The very existence of "Dominique Strauss-Kahn: The Movie" reveals a darker side to Hollywood

Will his alleged victim, Nafissatou Diallo, get to tell her side of the story?

Filming is set to begin for a movie about Dominique Strauss-Kahn, the French politician who stepped down as head of the IMF after he was accused of attempted rape by a New York hotel worker in May 2011. Details about the film, which has yet to be given a title, are being kept under wraps. Directed by Abel Ferrara, who made Bad Lieutenant, it will star Gerard Depardieu as DSK and Isabelle Adjani as his multimillionaire journalist wife, Anne Sinclair. In addition to the New York incident, it has been speculated that the film may include subsequent allegations of sexual assault by French journalist Tristane Banon, and charges of "aggravated pimping in an organised gang" in Lille in which sex workers were allegedly procured for orgies. The inquiry is also examining whether one sex worker was gang-raped. Strauss-Kahn denies all the charges.

Certainly, the scandal (or scandals) has captured the imagination of many writers, dramatists, and journalists. It has been only 15 months since immigrant worker Nafissatou Diallo accused DSK of sexual assault and attempted rape, but the incident has already been the subject of multiple plays, and books, as well as this new film.

Theatrical productions in Paris and at the Edinburgh fringe looked at the incident, particularly focusing on the relationship between Strauss-Kahn and Sinclair – who stood by her man throughout the scandal, leaving him only recently. A non-fictional investigation into the couple was one of the biggest bestsellers in France this summer. A thriller inspired by the case, Night Watch by Linda Farstein, was a bestseller in the US. Meanwhile, a recently published novel by French author Stéphane Zagdanski, Burning Chaos, looks at the New York story through patients in a Manhattan psychiatric centre.

Of course, the tale of power, sex, and scandal is classic material for theatre or fiction. But is it problematic that the story is being turned into a money-spinning drama (by many different people) before the case is even closed? While criminal charges were dropped because the judge said there were “substantial credibility issues” with Diallo (a sadly common story for victims of sexual assault), she is bringing a civil suit for sexual assault and gender violence which has yet to reach court. Strauss-Kahn is counter-suing for defamation and malicious prosecution.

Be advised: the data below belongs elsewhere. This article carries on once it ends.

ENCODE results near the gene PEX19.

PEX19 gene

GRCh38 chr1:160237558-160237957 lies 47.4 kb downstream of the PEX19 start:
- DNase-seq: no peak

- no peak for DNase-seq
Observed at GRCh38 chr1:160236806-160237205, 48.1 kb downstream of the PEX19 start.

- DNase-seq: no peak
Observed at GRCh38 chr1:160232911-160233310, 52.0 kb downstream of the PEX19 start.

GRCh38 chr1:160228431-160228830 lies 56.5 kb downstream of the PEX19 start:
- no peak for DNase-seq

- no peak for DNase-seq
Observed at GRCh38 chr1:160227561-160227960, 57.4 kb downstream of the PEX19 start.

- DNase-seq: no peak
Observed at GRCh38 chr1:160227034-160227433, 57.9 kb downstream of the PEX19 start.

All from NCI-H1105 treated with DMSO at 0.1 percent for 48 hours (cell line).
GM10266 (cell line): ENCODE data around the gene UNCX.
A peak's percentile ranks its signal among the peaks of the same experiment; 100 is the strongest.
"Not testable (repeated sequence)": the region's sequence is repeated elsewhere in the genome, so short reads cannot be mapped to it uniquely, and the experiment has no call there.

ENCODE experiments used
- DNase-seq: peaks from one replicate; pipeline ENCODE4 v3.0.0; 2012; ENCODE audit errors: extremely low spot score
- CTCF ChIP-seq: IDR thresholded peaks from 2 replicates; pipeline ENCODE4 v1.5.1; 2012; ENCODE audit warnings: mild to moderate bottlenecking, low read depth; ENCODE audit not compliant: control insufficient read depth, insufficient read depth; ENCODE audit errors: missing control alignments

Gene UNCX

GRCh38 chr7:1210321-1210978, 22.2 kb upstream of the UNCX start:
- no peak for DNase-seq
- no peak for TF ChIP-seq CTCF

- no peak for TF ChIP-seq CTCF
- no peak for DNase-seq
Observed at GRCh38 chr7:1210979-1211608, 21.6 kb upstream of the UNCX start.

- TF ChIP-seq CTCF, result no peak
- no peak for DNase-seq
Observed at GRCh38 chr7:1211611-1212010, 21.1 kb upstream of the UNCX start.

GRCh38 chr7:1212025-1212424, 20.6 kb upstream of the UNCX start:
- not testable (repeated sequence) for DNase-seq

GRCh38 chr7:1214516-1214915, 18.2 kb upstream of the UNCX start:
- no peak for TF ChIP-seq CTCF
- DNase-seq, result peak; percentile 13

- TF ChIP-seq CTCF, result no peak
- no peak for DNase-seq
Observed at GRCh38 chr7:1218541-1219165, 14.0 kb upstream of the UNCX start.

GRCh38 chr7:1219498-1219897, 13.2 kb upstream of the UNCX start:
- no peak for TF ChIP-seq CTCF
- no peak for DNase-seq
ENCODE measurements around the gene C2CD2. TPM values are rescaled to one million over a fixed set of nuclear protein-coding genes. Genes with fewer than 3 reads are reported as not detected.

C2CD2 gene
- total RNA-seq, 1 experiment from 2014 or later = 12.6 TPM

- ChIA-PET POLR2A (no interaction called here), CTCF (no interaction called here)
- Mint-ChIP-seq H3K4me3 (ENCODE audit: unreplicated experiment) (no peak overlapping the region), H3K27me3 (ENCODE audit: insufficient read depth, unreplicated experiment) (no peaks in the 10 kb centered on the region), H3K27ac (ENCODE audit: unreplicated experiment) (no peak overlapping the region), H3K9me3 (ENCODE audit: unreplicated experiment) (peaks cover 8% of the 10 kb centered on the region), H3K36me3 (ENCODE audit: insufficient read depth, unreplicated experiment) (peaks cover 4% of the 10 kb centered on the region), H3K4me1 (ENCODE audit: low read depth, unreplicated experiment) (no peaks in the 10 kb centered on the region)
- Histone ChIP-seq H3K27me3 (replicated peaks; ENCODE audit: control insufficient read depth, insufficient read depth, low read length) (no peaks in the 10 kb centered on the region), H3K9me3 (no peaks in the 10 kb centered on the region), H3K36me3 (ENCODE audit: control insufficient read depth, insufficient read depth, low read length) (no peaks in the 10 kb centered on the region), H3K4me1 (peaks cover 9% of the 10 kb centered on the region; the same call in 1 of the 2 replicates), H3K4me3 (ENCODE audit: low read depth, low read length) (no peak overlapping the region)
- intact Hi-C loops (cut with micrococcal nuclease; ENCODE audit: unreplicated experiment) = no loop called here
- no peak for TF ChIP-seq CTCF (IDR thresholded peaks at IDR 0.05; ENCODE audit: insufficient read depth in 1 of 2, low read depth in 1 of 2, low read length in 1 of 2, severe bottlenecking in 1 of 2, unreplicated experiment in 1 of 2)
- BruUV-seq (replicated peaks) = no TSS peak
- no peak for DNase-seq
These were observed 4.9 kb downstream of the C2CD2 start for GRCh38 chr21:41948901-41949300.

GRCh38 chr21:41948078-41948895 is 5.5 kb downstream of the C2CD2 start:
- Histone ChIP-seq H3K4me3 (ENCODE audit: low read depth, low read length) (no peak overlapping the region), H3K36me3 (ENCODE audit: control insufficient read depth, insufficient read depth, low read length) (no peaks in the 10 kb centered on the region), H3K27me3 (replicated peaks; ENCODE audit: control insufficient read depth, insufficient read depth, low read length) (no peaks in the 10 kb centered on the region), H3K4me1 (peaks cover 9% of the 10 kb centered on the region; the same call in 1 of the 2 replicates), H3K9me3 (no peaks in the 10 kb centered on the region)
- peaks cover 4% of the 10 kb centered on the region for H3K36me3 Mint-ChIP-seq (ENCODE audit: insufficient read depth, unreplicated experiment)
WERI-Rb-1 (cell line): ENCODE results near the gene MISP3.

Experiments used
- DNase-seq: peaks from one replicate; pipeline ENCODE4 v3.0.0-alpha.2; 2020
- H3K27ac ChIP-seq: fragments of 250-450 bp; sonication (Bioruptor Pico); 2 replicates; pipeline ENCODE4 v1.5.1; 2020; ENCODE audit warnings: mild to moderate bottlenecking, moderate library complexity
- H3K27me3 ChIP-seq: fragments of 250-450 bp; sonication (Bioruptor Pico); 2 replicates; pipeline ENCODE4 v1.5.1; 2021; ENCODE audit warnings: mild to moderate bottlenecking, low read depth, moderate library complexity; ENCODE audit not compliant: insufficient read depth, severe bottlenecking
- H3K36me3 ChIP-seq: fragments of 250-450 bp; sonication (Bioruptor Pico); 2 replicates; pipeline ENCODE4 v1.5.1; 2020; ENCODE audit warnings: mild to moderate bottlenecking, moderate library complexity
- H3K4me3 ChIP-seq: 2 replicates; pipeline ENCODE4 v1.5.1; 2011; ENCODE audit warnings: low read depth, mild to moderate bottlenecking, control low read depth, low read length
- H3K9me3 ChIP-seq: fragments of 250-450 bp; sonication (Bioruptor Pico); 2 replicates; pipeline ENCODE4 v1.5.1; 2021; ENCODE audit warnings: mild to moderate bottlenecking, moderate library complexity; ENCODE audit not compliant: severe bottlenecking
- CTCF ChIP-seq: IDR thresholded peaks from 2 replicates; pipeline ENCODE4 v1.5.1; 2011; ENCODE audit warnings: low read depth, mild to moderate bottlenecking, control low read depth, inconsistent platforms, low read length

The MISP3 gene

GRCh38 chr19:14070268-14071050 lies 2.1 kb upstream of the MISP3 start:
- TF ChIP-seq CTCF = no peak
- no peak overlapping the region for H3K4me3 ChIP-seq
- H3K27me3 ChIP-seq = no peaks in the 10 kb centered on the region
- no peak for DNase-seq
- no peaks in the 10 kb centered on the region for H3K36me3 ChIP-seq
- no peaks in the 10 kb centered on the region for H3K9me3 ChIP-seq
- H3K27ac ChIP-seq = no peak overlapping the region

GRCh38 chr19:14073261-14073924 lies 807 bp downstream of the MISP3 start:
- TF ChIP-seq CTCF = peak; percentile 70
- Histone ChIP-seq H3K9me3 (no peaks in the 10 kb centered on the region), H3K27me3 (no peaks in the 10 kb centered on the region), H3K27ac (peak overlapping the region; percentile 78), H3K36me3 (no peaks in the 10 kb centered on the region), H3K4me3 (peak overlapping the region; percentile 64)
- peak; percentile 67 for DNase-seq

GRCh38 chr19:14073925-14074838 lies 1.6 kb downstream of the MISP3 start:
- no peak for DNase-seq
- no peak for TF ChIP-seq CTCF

Zagdanski told AFP why he chose the story as the subject of his novel:  

"The DSK affair is the incarnation of contemporary folly. It fascinates enormously because he was at the summit of the world and he found himself in the gutter overnight, thanks to a six minute fellatio.”

His words demonstrate exactly why there is something unpleasant about turning the case into a fictionalised drama before it is really over. “A six minute fellatio” is a callous choice of words that overlooks the fact that DSK was not proved to be innocent of attacking Diallo: rather, the case was dropped because she was seen as a weak witness. Those are two completely different things. Victims of sexual assault are frequently judged inconsistent – in this case, lies on her asylum application for the US were a major contributing factor.

And let’s not forget that this was allegedly a violent sexual assault. Although DSK claims the encounter was consensual, a leaked medical report showed that she had serious injuries including a torn shoulder ligament. Indeed, the fact that details of exactly what state her bruised and naked body was in were all over the press before the court hearing had even taken place indicates quite how little privacy Diallo was granted. It was against this backdrop – and allegations that she was a liar and a prostitute – that she chose to tell her story to the press, a decision for which she was lambasted.

Zagdanski may be correct that people are fascinated by the story because: "It shows the two faces of our world. People are fascinated by money, the rich, the stars, Hollywood... but they see that on the other side of this world of glamour there is also banal human misery which is not so unlike ordinary folks' misery.”

Yet it is disturbing that these words completely overlook the other side of the story: the ordinary person and alleged victim who is also suffering the personal and professional fallout of this scandal. Diallo’s story may be less glamorous – and as an immigrant hotel cleaner, she is about as far away from being powerful as you can get – but as the book, film, and theatre productions continue, we must only hope that they do not entirely overlook her side of the picture.